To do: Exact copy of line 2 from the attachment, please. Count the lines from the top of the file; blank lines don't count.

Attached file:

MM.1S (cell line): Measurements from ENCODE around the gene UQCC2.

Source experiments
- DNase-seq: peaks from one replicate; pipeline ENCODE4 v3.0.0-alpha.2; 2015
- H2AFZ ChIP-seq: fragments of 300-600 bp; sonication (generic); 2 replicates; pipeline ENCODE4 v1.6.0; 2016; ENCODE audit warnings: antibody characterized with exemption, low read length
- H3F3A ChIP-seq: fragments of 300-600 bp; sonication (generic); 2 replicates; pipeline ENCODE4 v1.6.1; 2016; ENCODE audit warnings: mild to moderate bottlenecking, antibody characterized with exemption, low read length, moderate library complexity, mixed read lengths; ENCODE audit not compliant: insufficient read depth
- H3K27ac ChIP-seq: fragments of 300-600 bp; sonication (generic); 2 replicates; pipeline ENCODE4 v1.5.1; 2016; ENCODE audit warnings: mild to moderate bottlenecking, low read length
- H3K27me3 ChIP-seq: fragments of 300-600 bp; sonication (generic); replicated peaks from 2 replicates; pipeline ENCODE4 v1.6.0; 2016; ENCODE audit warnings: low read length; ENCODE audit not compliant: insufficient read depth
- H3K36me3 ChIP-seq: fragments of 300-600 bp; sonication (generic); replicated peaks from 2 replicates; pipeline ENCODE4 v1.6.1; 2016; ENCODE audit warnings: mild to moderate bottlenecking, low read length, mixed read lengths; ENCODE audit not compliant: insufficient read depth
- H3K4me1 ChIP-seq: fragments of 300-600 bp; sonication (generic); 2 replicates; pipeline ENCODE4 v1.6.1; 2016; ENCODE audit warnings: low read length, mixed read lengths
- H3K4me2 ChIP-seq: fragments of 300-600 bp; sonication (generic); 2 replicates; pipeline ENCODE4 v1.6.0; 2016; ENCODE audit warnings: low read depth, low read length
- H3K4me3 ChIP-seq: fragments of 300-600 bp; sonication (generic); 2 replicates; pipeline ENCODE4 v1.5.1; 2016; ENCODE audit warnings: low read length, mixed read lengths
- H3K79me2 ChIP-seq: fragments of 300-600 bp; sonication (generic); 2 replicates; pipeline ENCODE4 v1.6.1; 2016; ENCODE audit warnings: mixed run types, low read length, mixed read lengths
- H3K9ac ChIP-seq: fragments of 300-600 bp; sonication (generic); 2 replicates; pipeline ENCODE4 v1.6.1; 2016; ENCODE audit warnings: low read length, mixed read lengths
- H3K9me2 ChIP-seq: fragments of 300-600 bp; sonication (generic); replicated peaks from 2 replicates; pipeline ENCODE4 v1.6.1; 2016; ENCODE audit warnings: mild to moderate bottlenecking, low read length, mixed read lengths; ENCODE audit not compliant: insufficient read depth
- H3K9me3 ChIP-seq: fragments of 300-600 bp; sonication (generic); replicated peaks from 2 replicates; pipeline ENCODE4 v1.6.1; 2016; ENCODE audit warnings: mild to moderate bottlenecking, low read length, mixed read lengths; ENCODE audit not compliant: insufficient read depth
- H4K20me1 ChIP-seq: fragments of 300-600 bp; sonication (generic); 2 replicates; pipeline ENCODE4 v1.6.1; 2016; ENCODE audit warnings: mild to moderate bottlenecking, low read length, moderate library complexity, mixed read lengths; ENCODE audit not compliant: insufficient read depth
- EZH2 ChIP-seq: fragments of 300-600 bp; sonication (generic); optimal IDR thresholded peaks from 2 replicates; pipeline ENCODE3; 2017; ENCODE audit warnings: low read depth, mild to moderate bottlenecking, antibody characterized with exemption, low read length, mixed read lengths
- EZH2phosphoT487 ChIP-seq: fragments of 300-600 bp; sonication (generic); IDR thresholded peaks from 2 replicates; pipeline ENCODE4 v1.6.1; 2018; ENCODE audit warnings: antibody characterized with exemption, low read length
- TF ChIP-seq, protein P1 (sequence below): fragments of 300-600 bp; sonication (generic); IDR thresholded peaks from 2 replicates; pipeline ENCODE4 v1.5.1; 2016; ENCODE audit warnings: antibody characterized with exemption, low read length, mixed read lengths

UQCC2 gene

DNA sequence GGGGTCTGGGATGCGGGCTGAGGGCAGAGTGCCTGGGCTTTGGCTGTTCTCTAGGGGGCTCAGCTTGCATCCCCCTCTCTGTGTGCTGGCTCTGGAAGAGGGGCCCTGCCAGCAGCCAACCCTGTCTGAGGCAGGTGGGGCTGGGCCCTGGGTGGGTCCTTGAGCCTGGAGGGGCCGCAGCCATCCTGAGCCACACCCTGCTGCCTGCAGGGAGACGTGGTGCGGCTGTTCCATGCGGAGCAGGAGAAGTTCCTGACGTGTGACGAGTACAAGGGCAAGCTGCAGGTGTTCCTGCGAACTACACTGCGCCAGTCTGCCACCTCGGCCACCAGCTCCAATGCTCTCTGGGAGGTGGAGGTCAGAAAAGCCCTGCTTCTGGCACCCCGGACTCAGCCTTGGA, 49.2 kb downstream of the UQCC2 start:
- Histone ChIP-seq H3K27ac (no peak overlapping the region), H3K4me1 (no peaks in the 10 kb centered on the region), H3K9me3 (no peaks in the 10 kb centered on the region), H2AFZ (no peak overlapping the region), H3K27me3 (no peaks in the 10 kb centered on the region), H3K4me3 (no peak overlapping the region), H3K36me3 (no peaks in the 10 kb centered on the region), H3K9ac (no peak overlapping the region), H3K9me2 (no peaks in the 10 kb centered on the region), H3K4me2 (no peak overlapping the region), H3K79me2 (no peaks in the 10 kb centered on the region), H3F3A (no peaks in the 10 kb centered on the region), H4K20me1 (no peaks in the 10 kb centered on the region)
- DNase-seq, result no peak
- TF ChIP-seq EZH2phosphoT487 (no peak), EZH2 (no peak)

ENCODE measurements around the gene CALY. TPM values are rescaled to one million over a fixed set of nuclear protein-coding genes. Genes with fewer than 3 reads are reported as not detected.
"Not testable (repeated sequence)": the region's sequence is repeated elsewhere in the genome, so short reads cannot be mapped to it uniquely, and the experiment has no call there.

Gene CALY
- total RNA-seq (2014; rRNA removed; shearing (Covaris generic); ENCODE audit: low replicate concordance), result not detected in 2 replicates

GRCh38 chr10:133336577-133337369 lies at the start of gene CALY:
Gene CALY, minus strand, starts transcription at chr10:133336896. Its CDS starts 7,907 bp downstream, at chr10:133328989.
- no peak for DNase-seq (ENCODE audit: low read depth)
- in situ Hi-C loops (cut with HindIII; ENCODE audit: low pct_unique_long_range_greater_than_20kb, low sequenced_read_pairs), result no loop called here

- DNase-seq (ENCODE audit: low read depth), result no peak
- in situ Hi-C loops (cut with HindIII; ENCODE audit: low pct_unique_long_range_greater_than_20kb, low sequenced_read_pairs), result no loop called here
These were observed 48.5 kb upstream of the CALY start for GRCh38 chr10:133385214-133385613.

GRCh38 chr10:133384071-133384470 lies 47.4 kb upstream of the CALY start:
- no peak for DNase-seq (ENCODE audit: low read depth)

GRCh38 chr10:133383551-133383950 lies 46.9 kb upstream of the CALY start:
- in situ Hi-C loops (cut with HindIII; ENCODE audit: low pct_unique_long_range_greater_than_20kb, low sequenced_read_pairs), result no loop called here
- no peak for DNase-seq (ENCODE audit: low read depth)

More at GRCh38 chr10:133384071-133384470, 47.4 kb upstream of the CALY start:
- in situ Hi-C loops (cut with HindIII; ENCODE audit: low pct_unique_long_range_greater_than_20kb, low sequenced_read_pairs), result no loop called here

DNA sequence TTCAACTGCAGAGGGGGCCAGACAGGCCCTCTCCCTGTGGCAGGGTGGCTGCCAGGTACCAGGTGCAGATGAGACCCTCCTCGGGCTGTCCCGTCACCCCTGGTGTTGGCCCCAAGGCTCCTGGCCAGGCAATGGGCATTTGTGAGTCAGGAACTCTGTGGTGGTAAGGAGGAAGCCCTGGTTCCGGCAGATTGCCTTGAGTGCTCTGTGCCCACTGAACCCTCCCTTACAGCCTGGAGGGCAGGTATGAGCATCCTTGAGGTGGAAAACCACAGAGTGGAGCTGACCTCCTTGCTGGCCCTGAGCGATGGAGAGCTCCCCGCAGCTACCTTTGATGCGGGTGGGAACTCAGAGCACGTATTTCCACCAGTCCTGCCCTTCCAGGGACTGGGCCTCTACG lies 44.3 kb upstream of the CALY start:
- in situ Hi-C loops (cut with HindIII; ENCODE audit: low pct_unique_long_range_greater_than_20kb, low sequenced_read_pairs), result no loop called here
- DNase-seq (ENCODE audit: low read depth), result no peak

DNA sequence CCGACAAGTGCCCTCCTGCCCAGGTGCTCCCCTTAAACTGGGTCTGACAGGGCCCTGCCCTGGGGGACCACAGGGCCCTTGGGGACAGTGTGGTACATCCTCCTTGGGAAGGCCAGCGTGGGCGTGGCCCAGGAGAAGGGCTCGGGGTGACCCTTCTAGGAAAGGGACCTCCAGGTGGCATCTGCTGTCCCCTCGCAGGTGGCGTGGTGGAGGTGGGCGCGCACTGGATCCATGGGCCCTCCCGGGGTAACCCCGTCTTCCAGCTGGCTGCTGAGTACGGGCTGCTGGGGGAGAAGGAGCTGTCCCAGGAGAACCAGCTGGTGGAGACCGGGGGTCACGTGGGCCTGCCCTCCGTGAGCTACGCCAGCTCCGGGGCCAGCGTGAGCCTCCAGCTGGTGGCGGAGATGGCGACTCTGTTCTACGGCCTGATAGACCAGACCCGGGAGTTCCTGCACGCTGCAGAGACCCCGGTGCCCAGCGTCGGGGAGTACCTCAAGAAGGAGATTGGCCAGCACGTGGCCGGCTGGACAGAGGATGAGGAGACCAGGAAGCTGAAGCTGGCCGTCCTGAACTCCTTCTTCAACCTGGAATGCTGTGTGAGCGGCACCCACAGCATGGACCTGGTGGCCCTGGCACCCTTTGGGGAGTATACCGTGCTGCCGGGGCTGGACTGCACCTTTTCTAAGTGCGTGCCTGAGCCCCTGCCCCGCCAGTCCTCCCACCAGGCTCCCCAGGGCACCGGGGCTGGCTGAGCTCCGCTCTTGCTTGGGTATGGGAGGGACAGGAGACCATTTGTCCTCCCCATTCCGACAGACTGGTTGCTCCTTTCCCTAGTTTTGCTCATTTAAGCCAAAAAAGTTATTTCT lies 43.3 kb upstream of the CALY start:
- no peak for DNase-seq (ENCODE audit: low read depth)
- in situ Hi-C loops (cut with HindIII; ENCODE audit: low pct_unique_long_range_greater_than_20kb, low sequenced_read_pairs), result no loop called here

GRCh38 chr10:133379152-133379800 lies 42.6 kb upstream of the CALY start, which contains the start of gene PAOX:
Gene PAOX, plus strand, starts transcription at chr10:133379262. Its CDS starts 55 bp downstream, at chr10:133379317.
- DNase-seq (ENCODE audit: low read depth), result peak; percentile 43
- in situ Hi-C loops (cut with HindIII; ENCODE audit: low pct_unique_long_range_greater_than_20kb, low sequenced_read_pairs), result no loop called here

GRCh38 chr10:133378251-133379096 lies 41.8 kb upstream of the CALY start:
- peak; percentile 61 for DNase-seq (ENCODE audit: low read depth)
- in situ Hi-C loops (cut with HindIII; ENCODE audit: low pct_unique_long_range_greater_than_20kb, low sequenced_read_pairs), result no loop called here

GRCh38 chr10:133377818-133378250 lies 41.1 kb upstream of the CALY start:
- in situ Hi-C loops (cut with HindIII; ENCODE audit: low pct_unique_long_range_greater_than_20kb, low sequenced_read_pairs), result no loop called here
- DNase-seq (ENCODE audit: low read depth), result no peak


Source experiments